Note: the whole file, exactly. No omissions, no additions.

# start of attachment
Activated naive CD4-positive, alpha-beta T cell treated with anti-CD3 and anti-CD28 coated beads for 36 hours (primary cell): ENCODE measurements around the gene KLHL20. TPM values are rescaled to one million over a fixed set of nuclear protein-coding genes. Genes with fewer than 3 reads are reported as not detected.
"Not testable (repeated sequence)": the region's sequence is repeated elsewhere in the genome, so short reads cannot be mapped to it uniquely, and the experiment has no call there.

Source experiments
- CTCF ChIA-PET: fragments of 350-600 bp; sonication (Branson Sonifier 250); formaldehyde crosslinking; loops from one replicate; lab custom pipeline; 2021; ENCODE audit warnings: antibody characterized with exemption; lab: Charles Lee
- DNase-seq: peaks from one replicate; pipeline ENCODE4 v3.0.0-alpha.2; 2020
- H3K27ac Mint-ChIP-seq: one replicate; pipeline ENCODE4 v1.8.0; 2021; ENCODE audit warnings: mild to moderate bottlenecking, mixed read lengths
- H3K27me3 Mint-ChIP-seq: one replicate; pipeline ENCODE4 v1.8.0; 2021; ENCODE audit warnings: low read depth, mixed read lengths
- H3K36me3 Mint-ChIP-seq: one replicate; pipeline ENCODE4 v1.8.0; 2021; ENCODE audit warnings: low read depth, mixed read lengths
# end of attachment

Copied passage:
Activated naive CD4-positive, alpha-beta T cell treated with anti-CD3 and anti-CD28 coated beads for 36 hours (primary cell): ENCODE measurements around the gene KLHL20. TPM values are rescaled to one million over a fixed set of nuclear protein-coding genes. Genes with fewer than 3 reads are reported as not detected.
"Not testable (repeated sequence)": the region's sequence is repeated elsewhere in the genome, so short reads cannot be mapped to it uniquely, and the experiment has no call there.

Source experiments
- CTCF ChIA-PET: fragments of 350-600 bp; sonication (Branson Sonifier 250); formaldehyde crosslinking; loops from one replicate; lab custom pipeline; 2021; ENCODE audit warnings: antibody characterized with exemption; lab: Charles Lee
- DNase-seq: peaks from one replicate; pipeline ENCODE4 v3.0.0-alpha.2; 2020
- H3K27ac Mint-ChIP-seq: one replicate; pipeline ENCODE4 v1.8.0; 2021; ENCODE audit warnings: mild to moderate bottlenecking, mixed read lengths
- H3K27me3 Mint-ChIP-seq: one replicate; pipeline ENCODE4 v1.8.0; 2021; ENCODE audit warnings: low read depth, mixed read lengths
- H3K36me3 Mint-ChIP-seq: one replicate; pipeline ENCODE4 v1.8.0; 2021; ENCODE audit warnings: low read depth, mixed read lengths